Exercise prescriptions and protocols must enhance the swimmers’ strength, power and flexibility.  Their ability to generate power secondary to their improved strength throughout the musculoskeletal system will enable them to increase their propulsion force.  The proper body posture and alignment in the water will help them to reduce the resistance of the water.  If the swimmers are able to keep their hips “high” in the water but not on the surface and their head, shoulders, hips, knees and ankles remain in a “line” they will create less “drag” in the water. Their core strength must be adequate to provide the stability to the spine and pelvis that enables them to “hold” their body in the proper alignment while in the water.

Flexibility is critical when assessing a young swimmer’s inadequacies that can prevent them from performing at their best.  One easy drill to perform is to have them stand with their back to a wall and maintain contact of their heels, buttocks, shoulder blades and back of their head with the wall. They should be able to raise their arms above their head and touch the wall with the back of their hands without arching their back or moving the other body parts away from the wall.  Assessing the flexibility of a young swimmer’s ankles can give insight on how well and efficient they will be able to kick and generate propulsion force. While lying on their back, have the swimmer fully extend both knees and “point” their toes towards the floor as much as possible.  The best swimmers can almost touch their toes to the floor due to the flexibility in their ankles into the plantar flexed position.

Land based exercises can help strengthen the entire body of a young swimmer.  If they develop strength in their shoulders, core, hips and lower extremities they will have more power to “pull” the water and explode off of the starting block or wall during a flip turn.  No one can ever have too much strength.  The stronger musculature can help to prevent injuries because they will be more resilient to the forces that are placed upon them when someone swims a lot.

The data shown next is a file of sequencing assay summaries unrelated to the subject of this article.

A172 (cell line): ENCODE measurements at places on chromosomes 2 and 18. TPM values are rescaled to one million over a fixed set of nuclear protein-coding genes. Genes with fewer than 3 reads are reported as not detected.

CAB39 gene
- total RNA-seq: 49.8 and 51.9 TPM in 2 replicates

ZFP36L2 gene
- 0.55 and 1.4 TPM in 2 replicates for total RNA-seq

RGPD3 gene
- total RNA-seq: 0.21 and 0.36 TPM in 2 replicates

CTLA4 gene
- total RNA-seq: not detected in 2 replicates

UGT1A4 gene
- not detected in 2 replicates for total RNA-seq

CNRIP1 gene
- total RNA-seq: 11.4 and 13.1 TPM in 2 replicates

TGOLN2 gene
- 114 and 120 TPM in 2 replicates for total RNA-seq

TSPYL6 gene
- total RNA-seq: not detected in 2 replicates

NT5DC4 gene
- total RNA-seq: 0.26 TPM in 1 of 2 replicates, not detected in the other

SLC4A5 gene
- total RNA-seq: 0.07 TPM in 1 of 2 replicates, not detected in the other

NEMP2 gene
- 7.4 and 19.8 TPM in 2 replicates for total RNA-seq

Developing strength and flexibility requires a consistent effort and a regular exercise routine. Young swimmers and athletes can begin a strength development program at any age.  They will not experience a large increase in muscle mass until they reach puberty, but they can develop strength.  Their program should be based around activities and exercises that are “fun” to perform and concentrate on proper form.   Physical Therapists who specialize in orthopaedic rehabilitation can help develop and implement a well-rounded program that will strengthen the shoulders, core and lower extremities and enhance the flexibility throughout their bodies.  Increased strength and flexibility will reduce the occurrence of injuries and make the young swimmer better at their sport.

  • annandalehs Fcps Edu
  • Bryanths-Fcps Edu
  • Centrevillehs Fcps Edu
  • Chantillyhs Fcps Edu
  •  Edisonhs Fcps Edu
  • Fairfaxhs Fcps Edu
  •  Fallschurchhs Fcps Edu
  • Herndonhs Fcps Edu
  • justicehs Fcps Edu
  • lakebraddockss Fcps Edu
  •  Fcps Edu
  • lewishs Fcps Edu
  • madisonhs Fcps Edu
  • marshallhs Fcps Edu
  • mcleanhs Fcps Edu
  • oaktonhs Fcps Edu
  • robinsonss Fcps Edu
  •  Fcps Edu
  •  Fcps Edu
  •  Fcps Edu
  • lcps Fcps Edu
  •  Fcps Edu
  •  Fcps Edu
  •  Fcps Edu